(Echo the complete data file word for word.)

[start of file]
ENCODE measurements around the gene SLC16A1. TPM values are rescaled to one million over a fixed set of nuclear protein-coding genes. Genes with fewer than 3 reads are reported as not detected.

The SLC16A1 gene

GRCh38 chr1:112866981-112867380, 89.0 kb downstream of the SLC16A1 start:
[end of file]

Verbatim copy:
ENCODE measurements around the gene SLC16A1. TPM values are rescaled to one million over a fixed set of nuclear protein-coding genes. Genes with fewer than 3 reads are reported as not detected.

The SLC16A1 gene

GRCh38 chr1:112866981-112867380, 89.0 kb downstream of the SLC16A1 start: